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Storage managers need to anticipate the demands of Web 2.0 applications as they take their place in enterprise environments.
These days, Web 2.0 isn't limited to twenty-somethings building an application in the basement; traditional brick-and-mortar organizations should also consider this new way of doing business. At the enterprise level, internal applications like instant messaging, Microsoft SharePoint and wikis all enable improved communication and information sharing. In many cases this extends to trusted partners and suppliers. Now consider the amount of storage this content (RSS feeds, wikis, blogs and more) creates, as nearly all Web 2.0 models require storage on some level.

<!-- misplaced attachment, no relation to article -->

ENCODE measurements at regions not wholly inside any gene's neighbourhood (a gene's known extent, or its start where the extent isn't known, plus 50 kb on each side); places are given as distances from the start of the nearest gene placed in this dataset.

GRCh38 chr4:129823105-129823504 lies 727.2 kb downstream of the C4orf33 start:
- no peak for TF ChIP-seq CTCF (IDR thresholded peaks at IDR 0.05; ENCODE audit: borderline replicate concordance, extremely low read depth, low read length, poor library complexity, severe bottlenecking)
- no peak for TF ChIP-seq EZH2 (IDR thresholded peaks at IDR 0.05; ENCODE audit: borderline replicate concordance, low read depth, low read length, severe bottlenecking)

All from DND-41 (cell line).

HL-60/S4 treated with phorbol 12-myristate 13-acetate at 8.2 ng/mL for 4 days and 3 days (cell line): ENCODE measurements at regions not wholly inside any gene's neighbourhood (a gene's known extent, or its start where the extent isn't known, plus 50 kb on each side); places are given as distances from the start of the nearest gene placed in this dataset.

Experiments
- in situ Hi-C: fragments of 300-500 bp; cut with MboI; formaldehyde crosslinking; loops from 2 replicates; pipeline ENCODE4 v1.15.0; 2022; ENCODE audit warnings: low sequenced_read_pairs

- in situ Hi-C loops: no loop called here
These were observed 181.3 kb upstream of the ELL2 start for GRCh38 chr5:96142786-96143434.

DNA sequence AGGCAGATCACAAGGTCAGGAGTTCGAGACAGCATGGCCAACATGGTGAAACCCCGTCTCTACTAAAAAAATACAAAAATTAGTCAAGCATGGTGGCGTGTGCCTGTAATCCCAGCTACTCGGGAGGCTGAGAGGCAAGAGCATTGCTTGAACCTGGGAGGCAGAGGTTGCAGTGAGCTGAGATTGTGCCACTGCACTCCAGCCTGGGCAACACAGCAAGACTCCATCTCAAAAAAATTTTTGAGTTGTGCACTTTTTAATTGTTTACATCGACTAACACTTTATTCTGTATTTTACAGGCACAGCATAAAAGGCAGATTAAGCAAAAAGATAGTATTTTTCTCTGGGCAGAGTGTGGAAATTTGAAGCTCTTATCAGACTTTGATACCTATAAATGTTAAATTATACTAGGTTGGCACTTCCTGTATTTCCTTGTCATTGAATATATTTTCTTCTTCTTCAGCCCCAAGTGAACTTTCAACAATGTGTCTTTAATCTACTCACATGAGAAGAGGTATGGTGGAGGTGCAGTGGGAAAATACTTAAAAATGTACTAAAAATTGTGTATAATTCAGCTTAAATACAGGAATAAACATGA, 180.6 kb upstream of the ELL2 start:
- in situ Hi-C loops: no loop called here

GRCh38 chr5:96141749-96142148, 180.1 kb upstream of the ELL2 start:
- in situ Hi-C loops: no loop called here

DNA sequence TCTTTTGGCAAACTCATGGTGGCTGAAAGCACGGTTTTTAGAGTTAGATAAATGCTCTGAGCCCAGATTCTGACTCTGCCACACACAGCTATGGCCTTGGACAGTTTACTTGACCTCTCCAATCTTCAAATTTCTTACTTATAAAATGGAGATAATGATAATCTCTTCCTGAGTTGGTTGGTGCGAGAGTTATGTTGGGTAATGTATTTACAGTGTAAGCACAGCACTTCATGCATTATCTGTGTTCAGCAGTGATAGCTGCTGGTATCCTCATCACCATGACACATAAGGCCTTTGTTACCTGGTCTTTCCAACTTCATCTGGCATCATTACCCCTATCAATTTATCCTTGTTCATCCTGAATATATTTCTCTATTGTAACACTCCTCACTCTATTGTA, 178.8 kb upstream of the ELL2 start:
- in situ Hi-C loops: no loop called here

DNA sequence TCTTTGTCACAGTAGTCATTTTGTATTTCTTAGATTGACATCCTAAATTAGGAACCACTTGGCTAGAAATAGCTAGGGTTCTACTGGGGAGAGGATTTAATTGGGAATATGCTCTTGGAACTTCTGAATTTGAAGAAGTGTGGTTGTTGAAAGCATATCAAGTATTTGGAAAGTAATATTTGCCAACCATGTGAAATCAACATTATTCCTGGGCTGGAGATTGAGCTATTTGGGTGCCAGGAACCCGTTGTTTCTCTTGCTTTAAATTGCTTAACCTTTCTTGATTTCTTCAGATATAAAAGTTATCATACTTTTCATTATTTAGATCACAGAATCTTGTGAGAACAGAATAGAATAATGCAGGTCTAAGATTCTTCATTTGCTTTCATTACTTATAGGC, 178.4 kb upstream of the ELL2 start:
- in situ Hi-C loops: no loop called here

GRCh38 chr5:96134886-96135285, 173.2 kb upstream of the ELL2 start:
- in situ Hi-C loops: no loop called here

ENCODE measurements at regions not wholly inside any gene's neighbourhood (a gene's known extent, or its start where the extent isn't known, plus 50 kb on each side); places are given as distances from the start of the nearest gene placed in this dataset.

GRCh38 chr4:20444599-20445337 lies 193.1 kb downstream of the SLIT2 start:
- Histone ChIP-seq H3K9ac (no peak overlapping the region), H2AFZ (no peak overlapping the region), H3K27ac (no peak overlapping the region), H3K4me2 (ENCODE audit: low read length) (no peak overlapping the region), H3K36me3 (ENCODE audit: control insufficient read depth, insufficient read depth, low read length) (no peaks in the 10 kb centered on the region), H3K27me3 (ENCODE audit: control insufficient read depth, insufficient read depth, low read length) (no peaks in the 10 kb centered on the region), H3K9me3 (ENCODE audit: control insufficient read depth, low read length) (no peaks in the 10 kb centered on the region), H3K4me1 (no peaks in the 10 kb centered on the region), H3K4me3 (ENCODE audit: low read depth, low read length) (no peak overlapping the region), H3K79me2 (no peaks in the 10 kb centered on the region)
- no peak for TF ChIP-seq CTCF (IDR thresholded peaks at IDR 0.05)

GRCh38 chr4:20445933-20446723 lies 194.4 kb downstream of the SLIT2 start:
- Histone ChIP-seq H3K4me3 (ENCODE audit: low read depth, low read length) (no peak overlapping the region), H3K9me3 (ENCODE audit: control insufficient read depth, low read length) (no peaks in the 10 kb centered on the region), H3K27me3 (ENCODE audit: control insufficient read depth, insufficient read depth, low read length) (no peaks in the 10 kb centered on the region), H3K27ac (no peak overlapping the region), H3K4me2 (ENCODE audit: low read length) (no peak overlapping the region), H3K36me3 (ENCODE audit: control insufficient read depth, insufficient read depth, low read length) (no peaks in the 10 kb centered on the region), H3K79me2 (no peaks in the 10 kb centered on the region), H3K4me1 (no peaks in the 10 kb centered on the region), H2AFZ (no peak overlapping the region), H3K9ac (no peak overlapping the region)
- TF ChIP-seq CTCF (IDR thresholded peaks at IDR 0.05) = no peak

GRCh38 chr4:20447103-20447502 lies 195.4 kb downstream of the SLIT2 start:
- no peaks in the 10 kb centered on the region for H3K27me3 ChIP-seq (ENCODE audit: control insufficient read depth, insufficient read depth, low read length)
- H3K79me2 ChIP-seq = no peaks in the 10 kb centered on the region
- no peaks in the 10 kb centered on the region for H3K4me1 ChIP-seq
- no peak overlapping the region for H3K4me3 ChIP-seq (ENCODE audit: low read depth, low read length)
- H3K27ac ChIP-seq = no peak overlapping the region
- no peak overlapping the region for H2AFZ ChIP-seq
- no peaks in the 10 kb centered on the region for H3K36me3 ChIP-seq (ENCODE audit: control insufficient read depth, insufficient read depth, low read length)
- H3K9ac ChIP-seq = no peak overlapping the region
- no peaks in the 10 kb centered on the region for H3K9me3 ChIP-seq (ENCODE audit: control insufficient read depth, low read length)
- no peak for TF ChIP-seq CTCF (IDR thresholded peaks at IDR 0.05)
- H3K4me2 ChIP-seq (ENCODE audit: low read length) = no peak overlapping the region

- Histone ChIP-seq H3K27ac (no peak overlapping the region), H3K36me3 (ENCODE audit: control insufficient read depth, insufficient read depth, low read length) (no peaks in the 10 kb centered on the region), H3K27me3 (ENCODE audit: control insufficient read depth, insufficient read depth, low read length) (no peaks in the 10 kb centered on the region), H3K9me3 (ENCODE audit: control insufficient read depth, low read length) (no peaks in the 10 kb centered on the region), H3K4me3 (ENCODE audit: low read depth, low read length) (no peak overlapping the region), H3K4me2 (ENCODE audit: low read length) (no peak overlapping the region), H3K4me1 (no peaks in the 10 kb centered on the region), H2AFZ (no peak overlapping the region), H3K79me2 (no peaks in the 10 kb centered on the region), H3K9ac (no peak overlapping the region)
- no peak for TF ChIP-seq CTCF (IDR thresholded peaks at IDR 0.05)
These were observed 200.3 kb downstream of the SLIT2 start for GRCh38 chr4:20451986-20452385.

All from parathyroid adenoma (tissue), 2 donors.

Web 2.0 tools and strategies hold many potential benefits for those businesses that deploy them, but they also pose significant challenges for the information technology staffs that need to build and manage the infrastructure. IT managers are struggling with the cost and complexity of managing multiple interfaces to meet the demands of their business. Much of the current infrastructure
| wasn't designed to handle Web 2.0 application requirements at a price point that enables a company to deliver a profitable service. Web 2.0 applications will only further stress the system as they require the following:
Rapidly scalable storage and access. User-generated content grows at an unchecked rate--just consider the success of YouTube. Think how that infrastructure will be further impacted when high-definition video becomes prevalent. How about growing from zero storage to petabytes (PBs) of storage in just a few months? At the same time, hundreds of thousands (and potentially millions) of users will attempt to access that information. The combination makes for a complex IT equation.
This was first published in November 2007